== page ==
Environment

Environmental coverage

Colorado Division of Parks and Wildlife

Most hunting seasons are winding down, but things are just getting busy at the Colorado Division of Parks and Wildlife. The agency is starting up its annual survey of animals across the state, which can require something called “net-gunning.” Aspen Public Radio’s Elise Thatcher talks with Division Spokesman Mike Porras.

 

 

Elise Thatcher

There’s a small army of citizen scientists just over the mountains from Carbondale. Residents in the Paonia area are donning special backpacks for twenty-four hours at a time, to collect real time data for scientific study of air pollution.  The aim is to measure what might be getting into the air from nearby oil and gas wells.

Editor's note: Below is a transcript of reporter Elise Thatcher's story. 

Alison Gannett: “Bluebell!”

Portfolio Hardcover

At least one former resident of the Roaring Fork Valley has played a part in the dramatic fracking boom in the last decade. He’s one of several characters examined in a book exploring how fracking started… and there’s an odd connection to restaurants and even the OJ Simpson trial.

 

US Fish and Wildlife Service

The Greater Sage Grouse is in trouble. The bird looks like a large chicken and has an elaborate mating dance… and it's habitat across the West has been under siege for several decades. There’s been big effort to help the bird. Now, Garfield County officials are watching closely as the federal government decides how closely to protect a big chunk of its Colorado habitat. There’s disagreement about how to do that... and huge restrictions on private and public land are at stake if officials get it wrong. The BLM is taking comments on its habitat plan for the Greater Sage Grouse.

Elise Thatcher

Colorado has a problem with air pollution… levels of ozone have been going up, and that can cause health problems. So the state is taking a look at tightening up air regulations for drilling companies. But, some say much is being done already.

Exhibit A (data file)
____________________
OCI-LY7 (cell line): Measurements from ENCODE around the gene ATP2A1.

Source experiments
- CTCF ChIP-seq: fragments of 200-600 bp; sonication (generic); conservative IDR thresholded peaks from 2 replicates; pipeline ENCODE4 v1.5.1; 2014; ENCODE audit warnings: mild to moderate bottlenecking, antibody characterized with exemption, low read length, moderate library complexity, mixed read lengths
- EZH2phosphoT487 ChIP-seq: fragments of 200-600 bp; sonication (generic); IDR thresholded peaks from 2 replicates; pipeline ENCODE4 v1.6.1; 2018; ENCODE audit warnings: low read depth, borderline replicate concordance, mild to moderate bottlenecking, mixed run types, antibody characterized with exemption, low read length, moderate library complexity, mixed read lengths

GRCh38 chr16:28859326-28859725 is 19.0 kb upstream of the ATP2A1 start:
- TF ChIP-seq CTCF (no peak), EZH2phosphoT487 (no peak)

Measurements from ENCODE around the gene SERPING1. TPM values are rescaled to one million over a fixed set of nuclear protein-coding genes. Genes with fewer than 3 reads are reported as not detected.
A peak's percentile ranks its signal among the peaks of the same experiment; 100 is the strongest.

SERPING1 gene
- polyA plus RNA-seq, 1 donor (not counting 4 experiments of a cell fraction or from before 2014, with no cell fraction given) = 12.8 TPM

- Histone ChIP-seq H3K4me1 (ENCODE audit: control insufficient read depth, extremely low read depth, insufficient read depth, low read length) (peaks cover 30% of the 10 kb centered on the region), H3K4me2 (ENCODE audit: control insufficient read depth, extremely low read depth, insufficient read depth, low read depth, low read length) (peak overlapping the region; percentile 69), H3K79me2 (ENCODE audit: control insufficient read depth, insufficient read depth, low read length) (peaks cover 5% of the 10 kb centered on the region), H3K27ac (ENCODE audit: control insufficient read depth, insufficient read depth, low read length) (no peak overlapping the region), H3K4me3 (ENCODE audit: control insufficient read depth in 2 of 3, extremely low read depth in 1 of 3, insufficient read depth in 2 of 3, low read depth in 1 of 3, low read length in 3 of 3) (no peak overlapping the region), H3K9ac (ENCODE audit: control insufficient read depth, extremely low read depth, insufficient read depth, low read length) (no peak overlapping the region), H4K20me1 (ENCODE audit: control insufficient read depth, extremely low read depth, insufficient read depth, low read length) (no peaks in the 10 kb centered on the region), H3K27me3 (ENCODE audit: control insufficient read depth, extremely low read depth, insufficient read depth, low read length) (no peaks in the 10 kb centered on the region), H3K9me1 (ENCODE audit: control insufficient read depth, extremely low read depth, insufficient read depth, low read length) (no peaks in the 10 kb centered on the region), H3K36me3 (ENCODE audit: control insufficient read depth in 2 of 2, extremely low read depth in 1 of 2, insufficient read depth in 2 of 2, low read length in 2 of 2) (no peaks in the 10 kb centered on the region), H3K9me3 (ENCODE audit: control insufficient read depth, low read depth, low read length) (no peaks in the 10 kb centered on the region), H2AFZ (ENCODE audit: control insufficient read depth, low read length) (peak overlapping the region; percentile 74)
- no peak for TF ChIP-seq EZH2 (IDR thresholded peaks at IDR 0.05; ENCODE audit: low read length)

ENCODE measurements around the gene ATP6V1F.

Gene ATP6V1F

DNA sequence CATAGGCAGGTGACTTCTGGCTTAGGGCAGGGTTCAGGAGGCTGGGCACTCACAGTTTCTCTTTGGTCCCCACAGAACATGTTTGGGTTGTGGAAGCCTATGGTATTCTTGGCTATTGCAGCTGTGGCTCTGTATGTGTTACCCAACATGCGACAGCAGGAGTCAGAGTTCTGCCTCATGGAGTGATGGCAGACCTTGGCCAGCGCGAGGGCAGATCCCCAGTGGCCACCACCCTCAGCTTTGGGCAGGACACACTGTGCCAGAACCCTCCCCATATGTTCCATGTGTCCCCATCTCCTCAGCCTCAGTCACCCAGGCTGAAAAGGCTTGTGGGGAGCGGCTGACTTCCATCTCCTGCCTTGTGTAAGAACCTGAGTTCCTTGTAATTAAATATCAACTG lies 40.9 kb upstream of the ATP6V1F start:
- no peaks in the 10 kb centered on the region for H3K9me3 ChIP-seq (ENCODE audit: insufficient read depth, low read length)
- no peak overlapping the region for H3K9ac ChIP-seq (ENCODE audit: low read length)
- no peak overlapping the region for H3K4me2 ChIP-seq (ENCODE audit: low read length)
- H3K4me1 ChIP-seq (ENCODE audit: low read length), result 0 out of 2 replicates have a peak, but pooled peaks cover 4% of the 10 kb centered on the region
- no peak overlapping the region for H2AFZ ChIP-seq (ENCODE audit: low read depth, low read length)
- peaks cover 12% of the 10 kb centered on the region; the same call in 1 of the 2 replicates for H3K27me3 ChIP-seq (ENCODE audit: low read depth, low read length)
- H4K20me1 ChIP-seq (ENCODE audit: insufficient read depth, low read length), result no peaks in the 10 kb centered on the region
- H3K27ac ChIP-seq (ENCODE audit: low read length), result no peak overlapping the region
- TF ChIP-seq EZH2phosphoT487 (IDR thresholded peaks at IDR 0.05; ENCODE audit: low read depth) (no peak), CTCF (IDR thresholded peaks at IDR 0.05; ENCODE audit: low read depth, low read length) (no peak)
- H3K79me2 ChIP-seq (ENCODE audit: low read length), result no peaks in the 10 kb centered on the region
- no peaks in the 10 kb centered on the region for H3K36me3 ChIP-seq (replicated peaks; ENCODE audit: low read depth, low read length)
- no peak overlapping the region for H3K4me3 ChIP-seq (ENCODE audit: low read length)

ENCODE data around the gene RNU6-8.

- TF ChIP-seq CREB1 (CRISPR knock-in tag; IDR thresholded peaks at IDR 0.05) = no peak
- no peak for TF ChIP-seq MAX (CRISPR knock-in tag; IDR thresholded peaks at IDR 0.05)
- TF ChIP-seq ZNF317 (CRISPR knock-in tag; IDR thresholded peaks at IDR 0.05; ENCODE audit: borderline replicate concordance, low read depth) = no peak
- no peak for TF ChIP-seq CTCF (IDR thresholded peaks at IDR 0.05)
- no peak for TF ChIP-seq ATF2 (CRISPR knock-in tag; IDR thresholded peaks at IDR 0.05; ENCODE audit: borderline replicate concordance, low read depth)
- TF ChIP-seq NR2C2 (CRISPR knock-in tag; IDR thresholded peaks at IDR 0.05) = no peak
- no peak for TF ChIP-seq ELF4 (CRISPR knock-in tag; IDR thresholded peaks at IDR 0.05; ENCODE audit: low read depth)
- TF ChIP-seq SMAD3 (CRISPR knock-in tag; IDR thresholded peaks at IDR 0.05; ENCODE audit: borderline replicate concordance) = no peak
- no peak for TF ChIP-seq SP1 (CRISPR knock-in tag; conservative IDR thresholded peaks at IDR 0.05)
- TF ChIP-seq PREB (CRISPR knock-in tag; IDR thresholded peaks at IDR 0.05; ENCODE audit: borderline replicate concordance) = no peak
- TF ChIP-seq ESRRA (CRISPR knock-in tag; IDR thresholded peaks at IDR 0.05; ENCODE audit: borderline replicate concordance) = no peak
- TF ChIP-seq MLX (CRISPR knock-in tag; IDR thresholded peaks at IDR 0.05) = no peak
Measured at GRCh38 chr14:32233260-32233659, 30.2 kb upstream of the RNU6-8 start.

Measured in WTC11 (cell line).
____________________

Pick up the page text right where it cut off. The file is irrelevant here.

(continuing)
CU Boulder

Large swathes of spruce forests in the Northern Colorado mountains are dying due to the Spruce Beetle. Now, researchers are linking these massive beetle outbreaks to drought. The beetles’ impact on forests has the potential to be more devastating in Colorado than the mountain pine beetle. Aspen Public Radio’s Marci Krivonen spoke with Sarah Hart, the lead author of the study. She says her team went over 300 years of drought data.

Peter Holy/University of Michigan

For several years, researcher Tom Painter has been examining what happens when dust gets on snow. At the same time, on a much larger scientific level, there research on European glaciers… and why they started melting in the mid 1800’s.

Tom Painter: “It’s funny on public television I heard somebody talking about the end of the little ice age in the Alps around 1850 and that’s when temperatures started going up. And I was yelling at the television ‘NO! That’s not when temperatures were going up!’ ”

Flickr (Creative Commons)/Nurpu

In most years, summertime thunderstorms in Colorado give way to clear skies in mid-September. But, not this year. Colorado State Climatologist Nolan Doesken says one of the unique parts of the torrential rains that flooded the Front Range last week is the pattern. Storms bringing heavy rain simultaneously over multiple places. Aspen Public Radio’s Marci Krivonen spoke with him about the storms.

Stephen Ausmus / US Department of Agriculture

Bees around the world have been having a rough time for several years. Populations are going down, even completely disappearing in some places. Researchers haven’t fully figured out what’s wrong; pesticides are among one of the possible culprits. 

Now some good news from the Front Range about what’s called the Western Bumblebee. More and more are showing up in a multi-year study near Boulder. CU Boulder Professor Carol Kearns says it’s easy to spot them, because they have, well, white “butts,” or part of their abdomen. Kearns talks with Aspen Public Radio’s Elise Thatcher.

Anda Rojs Smalls

Unlike other Western states, Colorado’s moose population is growing. It’s healthier than ever with an estimated 2300 moose across the state. While other states are grappling with why their herds are shrinking, Colorado is studying the population’s fast growth. Aspen Public Radio’s Marci Krivonen has more.

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